Almost everyone I know who has lost weight eventually hits a “weight loss plateau”. You are doing all the same things you’ve been doing to lose weight, but the scale is no longer budging. I don’t need to tell you how incredibly frustrating this is! So, what is a girl to do? Well, I did some research and found the following suggestions helpful:
Problem #1 : You aren’t eating enough calories
Solution : When you decrease your food intake, your body simply lowers its metabolic rate in response. If you lower your calories too much, you are in danger of losing muscle mass and decreasing your metabolism. Keeping your calories SLIGHTLY below your maintenance calories will help keep your energy levels and metabolism HIGH.
Problem #2 : Loss of lean muscle mass
Solution : Muscle burns a lot more calories than fat (five times as much!), so it is important to maintain your muscle mass while trying to lose weight. You can do this by incorporating strength training as part of your exercise plan, AND by making sure you are eating sufficient calories and nutrients to fully nourish your body.
Problem #3 : Now that you’ve lost weight, you need less calories
Solution : As you lose weight, the amount of calories you need to maintain your current weight goes DOWN. If you use a program like “Lose It” for your iPhone, you will notice that as you lose weight, your target calorie count decreases (slightly).
Problem #4 : Your body has adapted to your current exercise regimen
Solution : When you start a new exercise program, your body works hard to adjust to your new routine. Consequently, you burn lots of calories. Over time, as your body gets used to the same exercise routine, it no longer has to work so hard. Consequently, you don’t burn as many calories. The solution is the change things up! Increase the intensity, duration, or frequency of your exercise. You can also try interval training or a completely new type of exercise.
Problem #5 : Overtraining
Solution : If you go overboard on your exercise, your body may respond by decreasing the amount of calories you burn during the rest of the day. Working hard during exercise is great, but if you are laying around tired & sore for the rest of the day, it may actually be counterproductive. If this sounds like YOU, it is probably wise to lighten up your exercise routine and make sure you take time to recover from your workouts.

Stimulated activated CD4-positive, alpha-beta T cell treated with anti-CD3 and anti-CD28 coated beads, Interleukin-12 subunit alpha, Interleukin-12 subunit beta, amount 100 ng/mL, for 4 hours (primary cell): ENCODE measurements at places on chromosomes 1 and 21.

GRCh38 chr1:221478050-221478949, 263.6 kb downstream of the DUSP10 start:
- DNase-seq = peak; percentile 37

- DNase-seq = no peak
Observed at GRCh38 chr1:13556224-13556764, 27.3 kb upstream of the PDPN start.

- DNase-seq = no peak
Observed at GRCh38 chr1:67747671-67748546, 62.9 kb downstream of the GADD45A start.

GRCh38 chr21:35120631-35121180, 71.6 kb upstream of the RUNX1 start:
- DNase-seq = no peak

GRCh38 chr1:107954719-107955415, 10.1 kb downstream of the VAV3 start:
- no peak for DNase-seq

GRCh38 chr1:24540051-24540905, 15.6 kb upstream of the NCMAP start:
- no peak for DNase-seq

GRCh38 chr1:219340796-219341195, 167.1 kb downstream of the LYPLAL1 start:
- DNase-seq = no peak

Problem #6 : You are eating more calories than you think
Solution : Keep a food journal for a while and accurately count your calories. Weigh or measure your food to be sure you are eating the right amount.
Other ideas for overcoming a weight loss plateau:
- Try eating smaller meals more frequently. People who eat smaller meals use their calories more efficiently as energy vs. storing excess calories as body fat.
- Adjust the balance of carbohydrates, protein, and fat you are eating. People respond differently to these macro-nutrients, so adjusting how many of your calories come from carbs vs. protein vs. fat can sometimes be helpful.
- Try calorie cycling. Instead of eating exactly 1,600 calories each day, try eating more calories some days and less others. This keeps your body guessing and helps prevent weight loss plateaus. Here is an example of what you could try:
Monday : 1800 calories
Tuesday : 1500 calories
Wednesday : 1700 calories
Thursday : 1400 calories
Friday : 1800 calories
Saturday : 1600 calories
Sunday : 1400 calories
Small adjustments in your daily calories can help keep your body guessing and pull you out of a weight loss plateau.